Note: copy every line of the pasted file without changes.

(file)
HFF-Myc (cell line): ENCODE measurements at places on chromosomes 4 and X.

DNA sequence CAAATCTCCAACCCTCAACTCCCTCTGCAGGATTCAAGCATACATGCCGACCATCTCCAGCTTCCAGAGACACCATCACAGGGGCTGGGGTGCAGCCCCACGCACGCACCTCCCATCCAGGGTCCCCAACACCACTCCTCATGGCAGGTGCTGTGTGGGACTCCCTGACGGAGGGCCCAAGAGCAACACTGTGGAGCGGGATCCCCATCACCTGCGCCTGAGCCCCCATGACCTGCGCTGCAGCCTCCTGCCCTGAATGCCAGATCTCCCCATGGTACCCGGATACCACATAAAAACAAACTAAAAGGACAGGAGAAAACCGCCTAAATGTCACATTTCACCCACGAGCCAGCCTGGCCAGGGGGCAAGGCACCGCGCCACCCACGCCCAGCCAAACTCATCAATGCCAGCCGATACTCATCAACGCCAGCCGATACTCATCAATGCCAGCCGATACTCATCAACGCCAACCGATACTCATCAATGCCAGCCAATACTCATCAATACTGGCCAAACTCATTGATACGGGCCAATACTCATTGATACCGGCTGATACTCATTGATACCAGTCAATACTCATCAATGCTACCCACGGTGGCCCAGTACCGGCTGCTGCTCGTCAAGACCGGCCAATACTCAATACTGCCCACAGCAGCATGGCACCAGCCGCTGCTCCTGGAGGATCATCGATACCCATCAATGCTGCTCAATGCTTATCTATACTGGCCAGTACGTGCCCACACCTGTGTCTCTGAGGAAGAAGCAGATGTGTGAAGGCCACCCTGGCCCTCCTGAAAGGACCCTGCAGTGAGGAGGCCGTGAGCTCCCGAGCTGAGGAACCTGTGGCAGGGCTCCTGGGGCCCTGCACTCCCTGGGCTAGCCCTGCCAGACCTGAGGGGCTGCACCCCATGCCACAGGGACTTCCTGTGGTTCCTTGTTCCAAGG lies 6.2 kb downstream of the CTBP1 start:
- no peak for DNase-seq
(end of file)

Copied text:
HFF-Myc (cell line): ENCODE measurements at places on chromosomes 4 and X.

DNA sequence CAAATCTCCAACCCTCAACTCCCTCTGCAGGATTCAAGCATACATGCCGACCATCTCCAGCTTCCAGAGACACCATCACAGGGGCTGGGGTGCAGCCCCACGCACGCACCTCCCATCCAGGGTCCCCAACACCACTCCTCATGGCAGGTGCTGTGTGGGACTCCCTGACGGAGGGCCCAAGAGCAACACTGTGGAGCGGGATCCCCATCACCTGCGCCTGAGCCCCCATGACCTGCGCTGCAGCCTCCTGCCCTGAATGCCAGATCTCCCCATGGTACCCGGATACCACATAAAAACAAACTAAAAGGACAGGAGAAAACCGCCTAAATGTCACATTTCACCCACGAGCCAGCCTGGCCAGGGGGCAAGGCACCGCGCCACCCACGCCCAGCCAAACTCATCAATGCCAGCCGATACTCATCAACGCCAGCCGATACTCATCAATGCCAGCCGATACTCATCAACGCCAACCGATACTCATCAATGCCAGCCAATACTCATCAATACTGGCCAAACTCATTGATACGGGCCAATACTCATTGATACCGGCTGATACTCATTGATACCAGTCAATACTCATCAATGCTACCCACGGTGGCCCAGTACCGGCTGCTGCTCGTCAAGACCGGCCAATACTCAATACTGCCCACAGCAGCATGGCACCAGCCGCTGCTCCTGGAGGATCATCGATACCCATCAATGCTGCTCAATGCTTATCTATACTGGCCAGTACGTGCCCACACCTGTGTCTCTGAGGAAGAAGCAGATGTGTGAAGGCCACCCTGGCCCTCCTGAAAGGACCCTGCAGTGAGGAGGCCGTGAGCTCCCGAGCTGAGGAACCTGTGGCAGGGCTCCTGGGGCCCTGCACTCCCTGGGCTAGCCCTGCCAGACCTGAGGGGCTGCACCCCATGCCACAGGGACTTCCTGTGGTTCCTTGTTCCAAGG lies 6.2 kb downstream of the CTBP1 start:
- no peak for DNase-seq